We can imagine company directors and others making hundreds, if not thousands, of pounds a year out of a decision of that kind. [Laughter.] I do not know what hon. Gentlemen opposite find amusing in this subject, but it would be very easy for someone living in, say, the West Country to travel up to London to take part in a monthly board meeting and to charge the whole cost of the journey. That relief would be open to abuse, and if hon. Members opposite think it would not the Chancellor can no doubt assure them on the matter.

10.45 p.m.

Perhaps the Chancellor was right in resisting that kind of relief. It was for that reason we tabled this new Clause, which would make the relief a straight personal allowance based on disability. We accept what the Chancellor says that there are other kinds of hardship, but we think that he should have the courage to deal with some of them as well. If the country can afford all the wasteful expenditure on the things I have mentioned earlier tonight, from advertising to lush business expenses and the rest, surely it could find the £7,000 or £8,000 involved if the Chancellor accepted the new Clause.

Mr. Holt

I am very disappointed with the Chancellor's reply. I suggest that tomorrow he looks at his speech. He will find that the first part did not tie to the second part. In the first part he said we could not go in for allowances of the type I orginally suggested because there were many other people who had disabilities and they were not included and he could not single out one group. In the second part he talked about people who have already been given various kinds of concession and allowances through National Assistance, the provision of pensions, and so on.

I am sure that nobody here wants one form of Amendment or new Clause more than another. All we are asking is that extra expense which a blind man incurs through having a guide dog should be recognised, and that in some way the Chancellor should help him meet the expense. I do not think that the question of expenses in going to work being chargeable or not arises, because the blind man who goes to work has an extra expense that other people do not have. There is a reason for regarding that expense in a different way. I do not mind whether it is dealt with on one basis or another.

The right hon. Gentleman elaborated the point that it was not right to deal with the matter in a fiscal manner, but he himself had already moved a new Clause by which he widened the benefit, the fiscal benefit, given to some people who are handicapped. He did it by increasing the number of invalid carriages to be exempt from Excise, by changing the weight factor from 5 cwt. to 6 cwt. There was an instance of handicapped people being exempted from some tax. Why, then, is it that like assistance is not given to another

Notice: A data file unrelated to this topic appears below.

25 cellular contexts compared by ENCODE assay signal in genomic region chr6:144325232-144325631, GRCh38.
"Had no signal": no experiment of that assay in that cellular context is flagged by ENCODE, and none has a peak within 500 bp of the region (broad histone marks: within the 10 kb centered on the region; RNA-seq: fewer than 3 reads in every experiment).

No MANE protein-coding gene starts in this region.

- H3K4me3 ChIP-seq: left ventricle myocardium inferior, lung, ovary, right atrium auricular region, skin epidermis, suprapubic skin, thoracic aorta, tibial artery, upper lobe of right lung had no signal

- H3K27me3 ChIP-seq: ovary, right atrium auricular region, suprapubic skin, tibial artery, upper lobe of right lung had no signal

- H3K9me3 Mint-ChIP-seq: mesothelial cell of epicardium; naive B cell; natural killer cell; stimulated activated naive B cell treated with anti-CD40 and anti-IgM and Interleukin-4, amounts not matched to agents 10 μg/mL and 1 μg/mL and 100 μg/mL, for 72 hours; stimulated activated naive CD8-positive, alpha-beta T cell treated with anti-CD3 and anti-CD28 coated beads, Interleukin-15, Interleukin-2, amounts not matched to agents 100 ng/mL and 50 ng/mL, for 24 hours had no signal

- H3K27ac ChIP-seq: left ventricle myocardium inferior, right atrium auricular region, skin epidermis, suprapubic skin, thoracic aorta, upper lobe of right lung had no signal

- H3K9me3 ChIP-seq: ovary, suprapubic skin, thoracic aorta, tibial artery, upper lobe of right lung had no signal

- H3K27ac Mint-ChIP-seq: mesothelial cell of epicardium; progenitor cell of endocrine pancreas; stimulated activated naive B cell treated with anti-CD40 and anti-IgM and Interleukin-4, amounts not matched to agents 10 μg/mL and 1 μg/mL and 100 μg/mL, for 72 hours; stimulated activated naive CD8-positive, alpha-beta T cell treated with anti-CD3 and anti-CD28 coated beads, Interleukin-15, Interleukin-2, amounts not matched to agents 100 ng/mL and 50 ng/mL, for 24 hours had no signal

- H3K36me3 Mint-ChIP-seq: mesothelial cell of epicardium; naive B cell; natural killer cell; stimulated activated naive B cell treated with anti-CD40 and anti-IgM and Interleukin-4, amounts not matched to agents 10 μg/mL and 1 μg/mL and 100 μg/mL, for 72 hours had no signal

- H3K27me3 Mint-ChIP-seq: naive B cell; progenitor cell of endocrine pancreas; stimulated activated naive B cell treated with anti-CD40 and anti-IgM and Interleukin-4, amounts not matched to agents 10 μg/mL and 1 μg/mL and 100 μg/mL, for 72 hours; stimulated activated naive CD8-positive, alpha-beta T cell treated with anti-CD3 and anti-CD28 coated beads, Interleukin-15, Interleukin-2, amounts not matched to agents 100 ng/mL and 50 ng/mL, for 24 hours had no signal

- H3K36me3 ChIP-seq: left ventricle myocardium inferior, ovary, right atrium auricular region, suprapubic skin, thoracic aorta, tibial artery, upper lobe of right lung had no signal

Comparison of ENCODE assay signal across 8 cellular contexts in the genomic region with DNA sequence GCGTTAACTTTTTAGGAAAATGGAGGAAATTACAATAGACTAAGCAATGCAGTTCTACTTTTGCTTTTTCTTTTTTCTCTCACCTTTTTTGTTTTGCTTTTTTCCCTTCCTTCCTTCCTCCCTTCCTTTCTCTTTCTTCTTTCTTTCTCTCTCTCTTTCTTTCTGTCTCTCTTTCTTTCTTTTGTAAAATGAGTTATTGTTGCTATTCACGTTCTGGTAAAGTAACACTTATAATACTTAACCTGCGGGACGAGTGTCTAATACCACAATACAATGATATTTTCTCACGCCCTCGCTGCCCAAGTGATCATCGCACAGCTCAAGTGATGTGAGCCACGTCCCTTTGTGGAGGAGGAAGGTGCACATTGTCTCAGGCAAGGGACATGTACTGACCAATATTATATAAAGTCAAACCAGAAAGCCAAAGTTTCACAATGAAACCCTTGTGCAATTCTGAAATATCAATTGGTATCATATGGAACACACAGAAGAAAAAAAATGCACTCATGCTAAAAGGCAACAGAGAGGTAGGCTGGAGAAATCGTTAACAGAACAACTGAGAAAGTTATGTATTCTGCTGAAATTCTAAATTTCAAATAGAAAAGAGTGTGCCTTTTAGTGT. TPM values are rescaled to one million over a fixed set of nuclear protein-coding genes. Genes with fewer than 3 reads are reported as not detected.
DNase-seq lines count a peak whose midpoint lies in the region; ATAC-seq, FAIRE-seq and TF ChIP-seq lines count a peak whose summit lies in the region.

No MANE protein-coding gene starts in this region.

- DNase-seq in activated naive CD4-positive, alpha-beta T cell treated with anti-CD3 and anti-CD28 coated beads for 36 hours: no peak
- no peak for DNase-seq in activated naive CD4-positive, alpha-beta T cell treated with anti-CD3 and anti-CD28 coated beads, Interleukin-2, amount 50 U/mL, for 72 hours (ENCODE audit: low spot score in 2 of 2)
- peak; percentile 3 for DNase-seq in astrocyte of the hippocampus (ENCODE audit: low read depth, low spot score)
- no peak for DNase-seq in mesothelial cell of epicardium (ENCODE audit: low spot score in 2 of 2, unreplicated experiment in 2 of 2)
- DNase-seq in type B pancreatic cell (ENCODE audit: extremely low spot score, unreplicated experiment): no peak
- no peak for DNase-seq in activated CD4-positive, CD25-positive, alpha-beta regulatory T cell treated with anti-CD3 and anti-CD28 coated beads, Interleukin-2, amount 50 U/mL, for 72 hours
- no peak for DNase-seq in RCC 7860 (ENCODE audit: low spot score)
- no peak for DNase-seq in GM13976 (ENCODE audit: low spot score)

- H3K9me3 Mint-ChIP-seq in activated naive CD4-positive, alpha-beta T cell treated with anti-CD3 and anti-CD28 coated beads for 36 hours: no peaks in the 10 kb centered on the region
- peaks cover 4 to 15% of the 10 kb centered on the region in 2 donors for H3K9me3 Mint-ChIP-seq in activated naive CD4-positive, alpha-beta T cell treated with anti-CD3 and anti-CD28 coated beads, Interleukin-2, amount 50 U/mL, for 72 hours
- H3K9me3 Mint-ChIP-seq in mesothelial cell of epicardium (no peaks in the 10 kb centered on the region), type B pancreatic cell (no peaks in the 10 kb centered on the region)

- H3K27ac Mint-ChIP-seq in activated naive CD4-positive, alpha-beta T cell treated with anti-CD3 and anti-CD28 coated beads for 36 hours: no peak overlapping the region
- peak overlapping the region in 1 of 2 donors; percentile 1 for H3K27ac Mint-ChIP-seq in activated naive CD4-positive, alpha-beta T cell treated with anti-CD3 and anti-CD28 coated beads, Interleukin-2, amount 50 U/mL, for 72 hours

person who is handicapped in a different way and gets about and does a proper job and earns a proper wage and is, therefore, not a burden on the State, as many other blind people are who, for one reason or another, do not do ordinary jobs, probably because they are incapable of doing them?

There is a man in my constituency whom I have in mind. I have put his case to the Treasury about four or five years ago. That man does a job as a telephonist at a Ministry of Labour office in Bolton. No doubt, other hon. Members can mention other similar cases from their constituencies. Men like him are not a burden on the State, but have overcome their handicap and carry out a proper job. But they have an extra expense in overcoming that handicap.

It is just not good enough for the Chancellor to explain, as he has done on previous occasions, his great sympathy without making an effort to meet us in seeing how the difficulty can be got over. If the new Clause is not adequate, or does not meet the case from the Treasury's point of view, it is up to the right hon. Gentleman to suggest something different.

Question put, That the Clause be read a Second time:—

The House divided: Ayes 116, Noes 167.

Division No. 165.] AYES [10.50 p.m.
Ainsley, J. W. Fitch, A. E. (Wigan) McInnes, J.
Albu, A. H. Forman, J. C. Mahon, Simon
Allaun, Frank (Salford, E.) Fraser, Thomas (Hamilton) Mann, Mrs. Jean
Bacon, Miss Alice Grey, C. F. Mason, Roy
Bence, C. R. (Dunbartonshire, E.) Grimond, J. Mitchison, G. R.
Benson, Sir George Hall, Rt. Hn. Glenvil (Colne Valley) Monslow, W.
Blackburn, F. Hannan, W. Morris, Percy (Swansea, W.)
Blenkinsop, A. Hayman, F. H. Mulley, F. W.
Blyton, W. R. Herbison, Miss M. Noel-Baker, Francis (Swindon)
Boardman, H. Holt, A. F. O'Brien, Sir Thomas
Bottomley, Rt. Hon. A. G. Houghton, Douglas Oram, A. E.
Bowden, H. W. (Leicester, S. W.) Howell, Charles (Perry Barr) Oswald, T.
Bowen, E. R. (Cardigan) Hoy, J. H. Padley, W. E.
Bowles, F. G. Hughes, Emrys (S. Ayrshire) Pargiter, G. A.
Boyd, T. C. Hughes, Hector (Aberdeen, N.) Peart T. F.
Braddock, Mrs. Elizabeth Hunter, A. E. Pentland, N.
Brockway, A, F. Hynd, H, (Accrington) Popplewell, E.
Brown, Rt. Hon. George (Belper) Hynd, J. B. (Attercliffe) Price, J. T, (Westhoughton)
Butler, Mrs. Joyce (Wood Green) Irving, Sydney (Dartford) Price, Philips (Gloucestershire, W.)